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Washington, DC – Congresswoman Liz Cheney (R-WY) delivered closing remarks during the January 6th Select Committee’s seventh public hearing about the findings of their investigation.

Watch her full statement here and see a transcript of her remarks below:  

REP. LIZ CHENEY: Thank you very much, Mr. Chairman:

Mr. Chairman, let me put what you have seen today in a broader context. At the very outset of our hearings, we described several elements of President Trump’s multi-part plan to overturn the 2020 election. Our hearings have now covered all but one of those elements:   

  • An organized campaign to persuade millions of Americans of a falsehood – that the 2020 election was stolen by widespread fraud;
  • A corrupt effort to pressure Vice President Pence to refuse to count electoral votes;
  • An effort to corrupt the U.S. Department of Justice; 
  • Efforts to pressure state election officials and legislators to change state election results; 
  • A scheme to create and submit fake electoral slates for multiple states.  
  • And today, you saw how President Trump summoned a mob to Washington for January 6th, and then, knowing that that mob was armed, directed that mob to the United States Capitol.  

Every one of these elements of the planning for January 6th is an independently serious matter. They were all ultimately focused on overturning the election. And they all have one other thing in common: Donald Trump participated in each substantially and personally; he oversaw or directed the activity of those involved.  

Next week, we will return to January 6th itself. As we have shown in prior hearings, Donald Trump, and his legal team, led by Rudy Giuliani, were working on January 6th to delay or halt Congress’ counting of electoral votes. The mob attacking and invading the Capitol on that afternoon of January 6th was achieving that result. And for multiple hours, Donald Trump refused to intervene to stop it – he would not instruct the mob to leave, or condemn the violence. He would not order them to evacuate the Capitol and disperse.  

The many pleas for help from Congress did no good. His staff insisted that President Trump call off the attack. He would not. Here are a few of the many things you will hear next week from Mr. Cipillone:

COMMITTEE INVESTIGATOR (CLIP): My question’s exactly that. It sounds like you, from the very onset of violence at the Capitol right around 2:00, were pushing for a strong statement that people should leave the Capitol. Is that right?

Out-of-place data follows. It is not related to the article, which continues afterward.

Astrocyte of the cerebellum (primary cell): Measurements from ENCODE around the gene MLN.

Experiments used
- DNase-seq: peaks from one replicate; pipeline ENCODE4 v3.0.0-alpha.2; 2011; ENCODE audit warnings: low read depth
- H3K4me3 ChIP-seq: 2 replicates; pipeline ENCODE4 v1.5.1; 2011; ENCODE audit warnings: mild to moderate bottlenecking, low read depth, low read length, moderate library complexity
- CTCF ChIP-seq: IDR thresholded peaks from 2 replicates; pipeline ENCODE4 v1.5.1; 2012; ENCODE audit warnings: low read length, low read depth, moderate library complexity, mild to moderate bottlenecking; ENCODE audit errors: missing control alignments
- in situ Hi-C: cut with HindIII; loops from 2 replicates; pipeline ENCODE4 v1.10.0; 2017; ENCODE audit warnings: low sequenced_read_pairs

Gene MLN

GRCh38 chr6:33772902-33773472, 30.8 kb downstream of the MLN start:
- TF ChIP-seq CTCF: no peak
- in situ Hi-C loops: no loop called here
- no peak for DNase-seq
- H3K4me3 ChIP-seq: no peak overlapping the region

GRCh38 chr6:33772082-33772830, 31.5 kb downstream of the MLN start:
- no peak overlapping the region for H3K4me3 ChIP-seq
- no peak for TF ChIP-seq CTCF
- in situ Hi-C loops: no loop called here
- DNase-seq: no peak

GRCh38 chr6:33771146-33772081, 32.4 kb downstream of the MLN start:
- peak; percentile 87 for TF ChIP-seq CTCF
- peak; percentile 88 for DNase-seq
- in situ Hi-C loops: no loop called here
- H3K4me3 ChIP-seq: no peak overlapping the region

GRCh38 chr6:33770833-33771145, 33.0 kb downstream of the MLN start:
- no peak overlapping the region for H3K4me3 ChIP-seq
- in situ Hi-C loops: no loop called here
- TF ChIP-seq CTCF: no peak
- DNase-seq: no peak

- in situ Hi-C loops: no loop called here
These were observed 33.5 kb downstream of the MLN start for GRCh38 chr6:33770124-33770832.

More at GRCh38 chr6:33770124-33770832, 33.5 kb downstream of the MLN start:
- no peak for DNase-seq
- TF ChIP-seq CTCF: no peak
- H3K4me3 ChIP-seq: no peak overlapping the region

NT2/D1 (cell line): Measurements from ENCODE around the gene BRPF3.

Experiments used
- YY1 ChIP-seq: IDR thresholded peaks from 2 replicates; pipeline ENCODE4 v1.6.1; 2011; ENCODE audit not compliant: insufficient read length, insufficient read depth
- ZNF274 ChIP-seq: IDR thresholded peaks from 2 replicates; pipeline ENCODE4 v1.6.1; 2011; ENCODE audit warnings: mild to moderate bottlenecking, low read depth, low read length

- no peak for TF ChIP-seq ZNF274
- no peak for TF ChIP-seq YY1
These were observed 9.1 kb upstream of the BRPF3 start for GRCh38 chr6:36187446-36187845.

PAT CIPILLONE (CLIP):I was and others were as well.

INVESTIGATOR (CLIP):Was it necessary for you to continue to push for a statement directing people to leave all the way through that period of time until it was ultimately issued after 4–?

CIPILLONE (CLIP):I felt it was my obligation to continue to push for that, and others felt it was their obligation as well.

INVESTIGATOR (CLIP):Would it have been possible at any moment for the President to walk down to the podium in the briefing room and talk to the nation at any time between when you first gave him that advice at two o’clock and 4:17 when the video statement went out. Would that have been possible?

CIPILLONE (CLIP):Would it have been possible?

INVESTIGATOR (CLIP):Yes. 

CIPILLONE (CLIP):Yes, it would have been possible.

REP. CHENEY: And you will hear that Donald Trump never picked up the phone that day to order his Administration to help. This is not ambiguous. He did not call the military. His Secretary of Defense received no order. He did not call his Attorney General. He did not talk to the Department of Homeland Security. Mike Pence did all of those things; Donald Trump did not. We will walk through the events of January 6th next week, minute by minute.  

And one more item. After our last hearing, President Trump tried to call a witness in our investigation – a witness you have not yet seen in these hearings. That person declined to answer or respond to President Trump’s call, and instead alerted their lawyer to the call. Their lawyer alerted us. And this Committee has supplied that information to the Department of Justice. 

Let me say one more time: we will take any effort to influence witness testimony very seriously.

Thank you, Mr. Chairman. I yield back.

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